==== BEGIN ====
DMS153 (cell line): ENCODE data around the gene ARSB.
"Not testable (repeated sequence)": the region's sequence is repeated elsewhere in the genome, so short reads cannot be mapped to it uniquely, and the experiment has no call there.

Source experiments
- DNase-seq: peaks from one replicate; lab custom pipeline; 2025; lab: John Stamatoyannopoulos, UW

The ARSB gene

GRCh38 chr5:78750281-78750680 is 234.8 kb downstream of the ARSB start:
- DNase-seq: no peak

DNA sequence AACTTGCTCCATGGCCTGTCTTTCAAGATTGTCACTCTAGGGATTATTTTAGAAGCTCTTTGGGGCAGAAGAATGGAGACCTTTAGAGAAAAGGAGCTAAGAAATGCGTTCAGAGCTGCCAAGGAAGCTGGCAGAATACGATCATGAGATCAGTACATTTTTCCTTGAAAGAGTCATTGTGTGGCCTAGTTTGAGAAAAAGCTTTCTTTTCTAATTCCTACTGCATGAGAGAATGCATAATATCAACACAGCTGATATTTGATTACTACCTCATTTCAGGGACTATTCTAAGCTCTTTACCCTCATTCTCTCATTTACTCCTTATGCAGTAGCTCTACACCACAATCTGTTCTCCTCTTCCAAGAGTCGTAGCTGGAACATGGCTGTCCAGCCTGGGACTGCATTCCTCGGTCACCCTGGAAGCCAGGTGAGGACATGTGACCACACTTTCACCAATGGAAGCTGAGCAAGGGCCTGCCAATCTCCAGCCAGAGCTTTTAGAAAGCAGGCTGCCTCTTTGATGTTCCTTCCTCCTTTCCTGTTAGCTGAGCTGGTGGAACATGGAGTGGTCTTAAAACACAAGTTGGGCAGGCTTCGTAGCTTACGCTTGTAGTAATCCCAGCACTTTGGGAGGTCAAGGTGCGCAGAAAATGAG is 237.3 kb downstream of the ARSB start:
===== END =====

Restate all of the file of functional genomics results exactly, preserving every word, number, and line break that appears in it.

DMS153 (cell line): ENCODE data around the gene ARSB.
"Not testable (repeated sequence)": the region's sequence is repeated elsewhere in the genome, so short reads cannot be mapped to it uniquely, and the experiment has no call there.

Source experiments
- DNase-seq: peaks from one replicate; lab custom pipeline; 2025; lab: John Stamatoyannopoulos, UW

The ARSB gene

GRCh38 chr5:78750281-78750680 is 234.8 kb downstream of the ARSB start:
- DNase-seq: no peak

DNA sequence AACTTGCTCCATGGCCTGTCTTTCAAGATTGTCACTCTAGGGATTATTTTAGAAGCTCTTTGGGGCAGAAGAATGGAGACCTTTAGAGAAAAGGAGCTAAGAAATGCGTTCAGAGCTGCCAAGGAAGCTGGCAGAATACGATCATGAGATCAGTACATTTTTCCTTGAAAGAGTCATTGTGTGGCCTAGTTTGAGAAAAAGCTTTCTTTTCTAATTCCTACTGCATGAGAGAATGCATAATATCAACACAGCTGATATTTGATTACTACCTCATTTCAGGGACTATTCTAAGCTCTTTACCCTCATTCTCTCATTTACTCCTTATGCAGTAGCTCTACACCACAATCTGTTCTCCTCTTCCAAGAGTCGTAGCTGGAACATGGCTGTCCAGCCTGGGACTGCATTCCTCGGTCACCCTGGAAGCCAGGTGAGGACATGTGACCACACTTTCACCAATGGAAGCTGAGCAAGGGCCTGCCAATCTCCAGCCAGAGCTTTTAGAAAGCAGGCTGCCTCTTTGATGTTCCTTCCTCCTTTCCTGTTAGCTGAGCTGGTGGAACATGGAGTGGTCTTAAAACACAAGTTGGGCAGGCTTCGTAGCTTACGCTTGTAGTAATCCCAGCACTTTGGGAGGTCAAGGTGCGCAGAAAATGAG is 237.3 kb downstream of the ARSB start: